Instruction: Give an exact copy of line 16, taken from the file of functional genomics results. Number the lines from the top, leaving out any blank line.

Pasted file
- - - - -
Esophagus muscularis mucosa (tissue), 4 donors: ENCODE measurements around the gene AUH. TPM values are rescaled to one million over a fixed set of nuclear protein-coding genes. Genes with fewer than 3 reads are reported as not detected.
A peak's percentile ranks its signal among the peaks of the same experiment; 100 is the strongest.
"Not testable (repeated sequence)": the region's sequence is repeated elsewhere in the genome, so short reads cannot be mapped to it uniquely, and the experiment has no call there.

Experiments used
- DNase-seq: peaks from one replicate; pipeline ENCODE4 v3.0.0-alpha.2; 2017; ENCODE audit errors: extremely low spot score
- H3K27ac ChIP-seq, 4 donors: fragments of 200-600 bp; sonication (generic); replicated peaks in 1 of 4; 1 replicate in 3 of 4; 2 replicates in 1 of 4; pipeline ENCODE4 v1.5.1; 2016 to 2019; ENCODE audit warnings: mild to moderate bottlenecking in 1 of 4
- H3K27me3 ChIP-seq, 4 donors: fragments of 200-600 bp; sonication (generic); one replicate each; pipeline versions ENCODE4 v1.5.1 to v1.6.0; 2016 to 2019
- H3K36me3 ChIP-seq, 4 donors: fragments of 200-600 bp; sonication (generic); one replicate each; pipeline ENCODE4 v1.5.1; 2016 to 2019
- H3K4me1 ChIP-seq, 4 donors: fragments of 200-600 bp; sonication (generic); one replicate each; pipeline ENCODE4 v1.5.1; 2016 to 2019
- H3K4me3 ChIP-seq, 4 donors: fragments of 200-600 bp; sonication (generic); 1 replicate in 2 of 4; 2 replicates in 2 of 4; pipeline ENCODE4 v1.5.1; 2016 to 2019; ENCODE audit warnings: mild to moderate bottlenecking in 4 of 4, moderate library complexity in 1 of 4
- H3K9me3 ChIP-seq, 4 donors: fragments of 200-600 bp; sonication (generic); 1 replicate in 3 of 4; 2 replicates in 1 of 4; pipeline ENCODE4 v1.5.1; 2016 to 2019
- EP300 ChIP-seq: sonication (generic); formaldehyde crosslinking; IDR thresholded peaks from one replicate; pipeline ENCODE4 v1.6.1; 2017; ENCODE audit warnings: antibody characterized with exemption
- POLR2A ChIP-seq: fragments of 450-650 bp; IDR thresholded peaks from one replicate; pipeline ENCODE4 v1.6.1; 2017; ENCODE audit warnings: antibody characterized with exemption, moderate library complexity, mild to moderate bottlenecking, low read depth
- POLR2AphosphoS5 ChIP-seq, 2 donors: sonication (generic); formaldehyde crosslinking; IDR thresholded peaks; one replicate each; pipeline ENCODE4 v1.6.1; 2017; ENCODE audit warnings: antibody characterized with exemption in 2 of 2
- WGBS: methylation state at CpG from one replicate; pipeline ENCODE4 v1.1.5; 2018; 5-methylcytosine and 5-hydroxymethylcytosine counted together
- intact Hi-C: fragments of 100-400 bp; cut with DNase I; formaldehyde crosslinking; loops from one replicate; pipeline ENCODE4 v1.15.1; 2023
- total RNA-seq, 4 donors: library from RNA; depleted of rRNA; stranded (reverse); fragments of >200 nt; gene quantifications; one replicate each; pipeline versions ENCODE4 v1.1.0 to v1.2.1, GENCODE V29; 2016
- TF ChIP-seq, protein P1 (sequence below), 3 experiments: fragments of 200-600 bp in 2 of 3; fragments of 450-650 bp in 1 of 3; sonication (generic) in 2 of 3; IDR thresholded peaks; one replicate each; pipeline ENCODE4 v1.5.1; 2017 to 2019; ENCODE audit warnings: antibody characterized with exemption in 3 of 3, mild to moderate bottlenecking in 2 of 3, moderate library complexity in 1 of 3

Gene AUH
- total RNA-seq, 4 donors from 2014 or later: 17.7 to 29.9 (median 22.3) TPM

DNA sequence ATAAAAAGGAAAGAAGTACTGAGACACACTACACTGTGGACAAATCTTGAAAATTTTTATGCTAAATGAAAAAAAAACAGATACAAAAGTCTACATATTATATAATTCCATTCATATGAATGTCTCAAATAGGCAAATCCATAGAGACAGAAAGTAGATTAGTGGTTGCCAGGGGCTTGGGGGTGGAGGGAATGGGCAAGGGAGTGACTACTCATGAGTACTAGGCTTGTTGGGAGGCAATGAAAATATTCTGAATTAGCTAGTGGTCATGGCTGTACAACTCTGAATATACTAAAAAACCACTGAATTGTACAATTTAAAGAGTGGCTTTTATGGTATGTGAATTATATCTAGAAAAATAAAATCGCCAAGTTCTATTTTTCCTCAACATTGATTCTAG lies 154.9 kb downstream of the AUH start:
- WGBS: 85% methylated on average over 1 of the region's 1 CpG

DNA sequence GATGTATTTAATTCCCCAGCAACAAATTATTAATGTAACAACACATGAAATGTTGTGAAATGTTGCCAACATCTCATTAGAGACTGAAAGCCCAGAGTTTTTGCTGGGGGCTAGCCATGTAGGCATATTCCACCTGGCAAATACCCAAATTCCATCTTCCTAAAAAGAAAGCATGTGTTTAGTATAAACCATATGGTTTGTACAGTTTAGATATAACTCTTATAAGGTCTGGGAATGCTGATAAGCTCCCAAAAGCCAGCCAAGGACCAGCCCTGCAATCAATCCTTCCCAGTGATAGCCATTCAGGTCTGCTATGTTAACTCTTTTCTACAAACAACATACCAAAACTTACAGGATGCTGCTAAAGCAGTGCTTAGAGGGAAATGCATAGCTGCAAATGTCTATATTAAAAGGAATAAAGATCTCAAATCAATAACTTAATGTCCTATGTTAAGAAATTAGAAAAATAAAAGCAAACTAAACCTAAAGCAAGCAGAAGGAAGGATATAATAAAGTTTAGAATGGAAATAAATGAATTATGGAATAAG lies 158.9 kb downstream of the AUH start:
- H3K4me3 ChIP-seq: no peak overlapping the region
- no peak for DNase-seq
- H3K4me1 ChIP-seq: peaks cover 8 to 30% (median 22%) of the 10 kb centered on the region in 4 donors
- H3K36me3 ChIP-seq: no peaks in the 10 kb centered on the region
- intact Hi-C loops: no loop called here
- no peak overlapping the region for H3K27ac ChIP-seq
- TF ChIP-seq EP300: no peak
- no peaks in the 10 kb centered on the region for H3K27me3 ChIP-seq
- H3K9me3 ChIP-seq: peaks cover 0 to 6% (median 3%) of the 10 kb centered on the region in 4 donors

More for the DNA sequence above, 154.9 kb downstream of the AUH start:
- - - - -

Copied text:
- intact Hi-C: fragments of 100-400 bp; cut with DNase I; formaldehyde crosslinking; loops from one replicate; pipeline ENCODE4 v1.15.1; 2023